Dairy prices tumbled in the overnight Global Dairy Trade (GDT) auction, but analysts aren’t surprised.
While economists say dairy prices have bottomed out, Federated Farmers Dairy chairman Andrew Hoggard it’s still “a real dodgy world out there”.
“There are still a lot of geo-political factors at play; things are tethering at the edge and any little thing could upset the apple cart,” Hoggard told Rural News.
Russia’s actions in Ukraine still worry the western world, the recent change of government in Greece has sparked fears of economic instability and lower oil prices are seen as demand dampeners for dairy products.
Hoggard says the recent GDT auction results are a positive sign but farmers remain cautious. “It’s too early to say that we have turned the corner,” he says. The 1% lift in GDT price index two weeks ago followed a 3.6% jump a month ago.
Whole milk powder, New Zealand’s largest dairy export, rose 3.8% offsetting falls in several other categories including anhydrous milk fat which was down 5%.
Butter milk powder was down 6.4% and cheddar was down 4.3%; rennet casein rose by 3.3%, skim milk powder 1% and butter was flat with a 0.1% increase.
Overall prices remain about 46% lower than a year ago. And banks are not raising their forecast milk price; ANZ dropped its forecast to $4.35/kgMS last month.
ASB remains most optimistic, matching Fonterra’s current forecast for this season at $4.70/kgMS; BNZ sits in the middle at $4.50/kgMS.
Rabobank senior dairy analyst Hayley Moynihan warns of another hurdle. “The firming trend will be challenged as we get closer to the removal of European milk production quotas on April 1. Volumes on offer from New Zealand start to decline seasonally, but the Europeans coming into spring and milk production quotas coming off are likely to test market prices the closer we get to April 1.”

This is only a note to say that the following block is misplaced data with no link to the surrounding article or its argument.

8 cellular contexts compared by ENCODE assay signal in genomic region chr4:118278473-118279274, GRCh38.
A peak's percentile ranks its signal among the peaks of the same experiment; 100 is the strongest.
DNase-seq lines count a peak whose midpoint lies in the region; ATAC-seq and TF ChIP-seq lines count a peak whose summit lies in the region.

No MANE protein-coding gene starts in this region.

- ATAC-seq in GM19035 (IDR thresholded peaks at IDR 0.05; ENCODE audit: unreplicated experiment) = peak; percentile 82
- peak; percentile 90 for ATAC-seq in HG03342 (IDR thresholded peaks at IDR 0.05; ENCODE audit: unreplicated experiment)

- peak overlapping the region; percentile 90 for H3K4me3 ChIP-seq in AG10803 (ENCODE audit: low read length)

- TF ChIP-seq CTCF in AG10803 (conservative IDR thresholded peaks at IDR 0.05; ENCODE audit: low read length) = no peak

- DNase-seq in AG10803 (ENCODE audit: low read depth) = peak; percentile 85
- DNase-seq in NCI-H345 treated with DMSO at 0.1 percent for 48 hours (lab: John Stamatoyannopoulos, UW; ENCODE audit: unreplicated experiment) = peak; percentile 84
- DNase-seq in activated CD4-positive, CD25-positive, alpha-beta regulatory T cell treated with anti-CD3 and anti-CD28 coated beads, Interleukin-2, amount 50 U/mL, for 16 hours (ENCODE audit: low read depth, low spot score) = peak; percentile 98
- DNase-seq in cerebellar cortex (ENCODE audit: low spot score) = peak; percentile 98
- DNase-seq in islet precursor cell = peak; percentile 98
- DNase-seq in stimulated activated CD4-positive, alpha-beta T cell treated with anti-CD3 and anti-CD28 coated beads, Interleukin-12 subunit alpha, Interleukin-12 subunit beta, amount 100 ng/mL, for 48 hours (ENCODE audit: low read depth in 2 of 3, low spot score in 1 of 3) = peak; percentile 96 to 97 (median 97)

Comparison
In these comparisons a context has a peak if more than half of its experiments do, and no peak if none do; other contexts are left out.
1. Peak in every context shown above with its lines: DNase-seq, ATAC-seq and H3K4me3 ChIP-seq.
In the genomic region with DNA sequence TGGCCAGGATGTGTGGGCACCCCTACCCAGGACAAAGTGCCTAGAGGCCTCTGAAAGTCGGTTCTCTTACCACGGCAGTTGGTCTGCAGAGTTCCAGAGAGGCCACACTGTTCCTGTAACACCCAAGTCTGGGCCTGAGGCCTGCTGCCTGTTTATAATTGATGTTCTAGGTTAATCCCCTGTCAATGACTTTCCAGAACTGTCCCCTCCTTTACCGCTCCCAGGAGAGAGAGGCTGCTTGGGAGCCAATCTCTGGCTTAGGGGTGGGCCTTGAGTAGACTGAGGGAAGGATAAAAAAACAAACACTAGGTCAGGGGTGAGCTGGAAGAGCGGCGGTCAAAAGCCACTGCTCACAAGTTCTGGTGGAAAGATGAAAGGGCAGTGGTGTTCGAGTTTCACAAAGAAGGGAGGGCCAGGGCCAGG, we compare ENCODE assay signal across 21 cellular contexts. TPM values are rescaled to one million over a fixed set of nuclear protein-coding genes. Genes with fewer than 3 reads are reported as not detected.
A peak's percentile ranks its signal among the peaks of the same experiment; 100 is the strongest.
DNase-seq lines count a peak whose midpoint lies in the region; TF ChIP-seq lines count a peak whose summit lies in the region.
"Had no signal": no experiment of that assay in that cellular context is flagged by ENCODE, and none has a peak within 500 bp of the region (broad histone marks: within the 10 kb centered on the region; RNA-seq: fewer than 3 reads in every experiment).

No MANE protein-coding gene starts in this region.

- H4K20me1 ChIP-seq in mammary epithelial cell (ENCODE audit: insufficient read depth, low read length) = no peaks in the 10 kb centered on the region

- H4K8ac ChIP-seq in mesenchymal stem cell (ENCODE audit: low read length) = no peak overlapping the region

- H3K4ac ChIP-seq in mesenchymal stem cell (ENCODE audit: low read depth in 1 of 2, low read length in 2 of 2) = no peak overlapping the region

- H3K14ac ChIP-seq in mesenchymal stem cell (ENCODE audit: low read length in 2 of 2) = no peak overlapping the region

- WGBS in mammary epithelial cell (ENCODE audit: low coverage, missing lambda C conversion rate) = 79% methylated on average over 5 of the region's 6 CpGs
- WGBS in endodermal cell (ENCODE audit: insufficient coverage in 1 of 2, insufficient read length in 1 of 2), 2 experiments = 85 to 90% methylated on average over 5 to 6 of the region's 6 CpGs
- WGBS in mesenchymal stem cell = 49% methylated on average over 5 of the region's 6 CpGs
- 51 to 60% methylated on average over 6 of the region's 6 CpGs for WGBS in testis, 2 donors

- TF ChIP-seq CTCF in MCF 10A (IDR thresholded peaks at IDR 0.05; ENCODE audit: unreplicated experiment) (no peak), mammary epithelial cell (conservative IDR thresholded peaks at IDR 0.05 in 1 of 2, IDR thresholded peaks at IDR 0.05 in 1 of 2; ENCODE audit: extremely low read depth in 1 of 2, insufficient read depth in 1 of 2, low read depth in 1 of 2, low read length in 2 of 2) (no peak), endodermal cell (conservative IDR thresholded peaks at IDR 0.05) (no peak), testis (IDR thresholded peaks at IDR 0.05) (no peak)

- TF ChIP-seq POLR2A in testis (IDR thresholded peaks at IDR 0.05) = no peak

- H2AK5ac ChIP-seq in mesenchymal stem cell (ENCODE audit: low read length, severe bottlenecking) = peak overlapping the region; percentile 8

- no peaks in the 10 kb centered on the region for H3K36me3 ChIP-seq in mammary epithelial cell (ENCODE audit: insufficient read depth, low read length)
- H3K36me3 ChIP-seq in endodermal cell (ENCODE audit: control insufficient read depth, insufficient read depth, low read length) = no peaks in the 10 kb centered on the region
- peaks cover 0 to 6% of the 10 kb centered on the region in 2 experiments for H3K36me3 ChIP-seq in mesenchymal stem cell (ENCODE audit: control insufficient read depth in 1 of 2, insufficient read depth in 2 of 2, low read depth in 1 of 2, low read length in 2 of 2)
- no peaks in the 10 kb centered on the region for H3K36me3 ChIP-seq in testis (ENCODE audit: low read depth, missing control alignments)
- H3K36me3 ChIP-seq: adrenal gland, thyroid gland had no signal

However she says last month’s GDT result is “along with our expectations of a slow price recovery through the first half of this year”. “The most notable thing was the rebalancing in pricing between whole milk powder and returns from skim milk powder and butter. The lift of whole milk powder put the stream returns back into balance.
“But in some respects it is a lacklustre result given the reduction in volumes on offer. The price lift could [arguably] have been stronger but it is a reflection of plentiful product availability globally and buyers being well stocked up. The positive is that at least it is in the right direction and three auctions in a row have had a slight firming.
“That is further evidence we are at the bottom and at least starting to show some encouraging signs.”
ASB economist Nathan Penny says there’re tentative signs of a recovery, but they are “baby steps”.
“It has taken a lot of reduction in volumes to get there particularly with whole milk powder. That has been hard work. Nonetheless it is pointing towards the recovery – but gradual.
“We are seeing export growth around the world slow so that should support prices.” But demand is still weak from two big dairy importers, China and Russia.
“Beyond this season, we remain broadly positive on dairy prospects,” Penny says in his latest update. ASB expects the 2015-16 milk price to rebound to around $6/kgMS. “But for now, the baby steps are likely to continue.”